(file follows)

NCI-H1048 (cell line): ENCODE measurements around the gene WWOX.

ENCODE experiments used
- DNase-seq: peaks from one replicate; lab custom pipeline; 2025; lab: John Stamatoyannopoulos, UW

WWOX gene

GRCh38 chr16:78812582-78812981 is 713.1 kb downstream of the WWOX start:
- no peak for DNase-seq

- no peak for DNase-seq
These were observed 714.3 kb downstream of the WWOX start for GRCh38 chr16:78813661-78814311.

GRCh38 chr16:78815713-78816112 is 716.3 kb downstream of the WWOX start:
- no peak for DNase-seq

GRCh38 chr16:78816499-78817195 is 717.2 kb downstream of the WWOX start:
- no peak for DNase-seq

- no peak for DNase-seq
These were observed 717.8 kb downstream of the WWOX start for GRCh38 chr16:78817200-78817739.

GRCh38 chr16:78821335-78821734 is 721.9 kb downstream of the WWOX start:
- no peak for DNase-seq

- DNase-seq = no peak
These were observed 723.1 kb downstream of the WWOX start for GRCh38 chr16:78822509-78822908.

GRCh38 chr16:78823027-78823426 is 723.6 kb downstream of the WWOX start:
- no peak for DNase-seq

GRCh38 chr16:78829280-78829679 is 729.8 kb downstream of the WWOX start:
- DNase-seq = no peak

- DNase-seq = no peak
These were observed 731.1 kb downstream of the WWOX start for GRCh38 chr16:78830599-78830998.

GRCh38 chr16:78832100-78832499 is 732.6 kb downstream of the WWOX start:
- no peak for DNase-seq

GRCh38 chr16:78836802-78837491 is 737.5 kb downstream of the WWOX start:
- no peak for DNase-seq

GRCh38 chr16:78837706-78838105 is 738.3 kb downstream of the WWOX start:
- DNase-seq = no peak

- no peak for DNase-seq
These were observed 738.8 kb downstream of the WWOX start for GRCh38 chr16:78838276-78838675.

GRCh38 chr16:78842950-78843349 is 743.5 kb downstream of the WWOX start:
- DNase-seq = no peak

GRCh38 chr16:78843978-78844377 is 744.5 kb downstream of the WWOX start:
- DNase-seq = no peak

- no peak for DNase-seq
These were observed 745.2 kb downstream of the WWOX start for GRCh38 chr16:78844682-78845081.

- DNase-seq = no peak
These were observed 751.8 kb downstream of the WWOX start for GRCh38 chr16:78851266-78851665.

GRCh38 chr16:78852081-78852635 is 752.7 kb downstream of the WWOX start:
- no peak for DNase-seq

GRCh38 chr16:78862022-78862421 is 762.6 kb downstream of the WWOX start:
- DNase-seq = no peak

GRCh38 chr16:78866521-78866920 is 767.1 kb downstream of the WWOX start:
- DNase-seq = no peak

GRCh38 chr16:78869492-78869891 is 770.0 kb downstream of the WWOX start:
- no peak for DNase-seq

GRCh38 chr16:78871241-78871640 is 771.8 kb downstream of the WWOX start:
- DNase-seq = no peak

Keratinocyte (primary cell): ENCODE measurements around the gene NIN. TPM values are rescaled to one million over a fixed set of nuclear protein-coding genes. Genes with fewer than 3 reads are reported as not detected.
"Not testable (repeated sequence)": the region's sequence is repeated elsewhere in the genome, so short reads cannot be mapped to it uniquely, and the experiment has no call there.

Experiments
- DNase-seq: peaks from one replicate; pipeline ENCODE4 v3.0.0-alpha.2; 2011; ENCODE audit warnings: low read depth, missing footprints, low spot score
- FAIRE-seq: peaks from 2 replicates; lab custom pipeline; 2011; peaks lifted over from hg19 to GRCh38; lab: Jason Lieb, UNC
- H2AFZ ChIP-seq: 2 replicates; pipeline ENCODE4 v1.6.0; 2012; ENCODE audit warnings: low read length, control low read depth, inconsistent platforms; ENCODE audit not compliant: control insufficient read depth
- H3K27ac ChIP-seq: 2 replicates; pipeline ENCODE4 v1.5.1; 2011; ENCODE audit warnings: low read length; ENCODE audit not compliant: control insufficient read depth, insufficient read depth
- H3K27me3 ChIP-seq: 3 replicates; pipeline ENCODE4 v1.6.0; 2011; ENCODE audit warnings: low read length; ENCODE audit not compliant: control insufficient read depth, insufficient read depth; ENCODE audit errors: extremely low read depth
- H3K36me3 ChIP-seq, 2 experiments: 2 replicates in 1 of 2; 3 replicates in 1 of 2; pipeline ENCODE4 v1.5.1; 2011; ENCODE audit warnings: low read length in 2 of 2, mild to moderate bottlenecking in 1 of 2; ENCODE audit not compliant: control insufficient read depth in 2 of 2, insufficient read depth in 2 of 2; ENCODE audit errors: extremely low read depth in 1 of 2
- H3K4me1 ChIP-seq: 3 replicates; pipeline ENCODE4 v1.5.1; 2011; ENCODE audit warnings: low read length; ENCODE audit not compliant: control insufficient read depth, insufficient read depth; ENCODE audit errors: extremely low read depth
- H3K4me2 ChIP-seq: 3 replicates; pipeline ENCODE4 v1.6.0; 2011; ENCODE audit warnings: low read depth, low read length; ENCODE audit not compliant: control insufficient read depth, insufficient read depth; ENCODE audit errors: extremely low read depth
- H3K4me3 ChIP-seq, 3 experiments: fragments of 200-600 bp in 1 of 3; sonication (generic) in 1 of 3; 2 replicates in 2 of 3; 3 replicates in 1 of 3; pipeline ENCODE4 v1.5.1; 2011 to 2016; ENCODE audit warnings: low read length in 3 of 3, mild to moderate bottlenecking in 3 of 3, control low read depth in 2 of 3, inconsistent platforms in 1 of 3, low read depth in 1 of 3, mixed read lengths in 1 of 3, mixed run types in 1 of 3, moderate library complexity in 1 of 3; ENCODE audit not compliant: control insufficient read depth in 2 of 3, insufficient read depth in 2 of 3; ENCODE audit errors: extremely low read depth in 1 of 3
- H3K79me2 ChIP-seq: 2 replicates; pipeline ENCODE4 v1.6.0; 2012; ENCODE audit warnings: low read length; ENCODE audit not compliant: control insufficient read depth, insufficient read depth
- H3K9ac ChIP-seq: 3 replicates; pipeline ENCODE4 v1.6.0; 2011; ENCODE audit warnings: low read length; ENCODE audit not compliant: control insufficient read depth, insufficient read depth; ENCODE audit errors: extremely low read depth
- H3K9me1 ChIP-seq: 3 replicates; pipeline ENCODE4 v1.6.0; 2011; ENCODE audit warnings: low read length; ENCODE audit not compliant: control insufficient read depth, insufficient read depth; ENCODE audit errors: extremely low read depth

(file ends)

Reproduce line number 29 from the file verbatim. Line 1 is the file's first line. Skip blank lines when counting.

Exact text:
GRCh38 chr16:78837706-78838105 is 738.3 kb downstream of the WWOX start: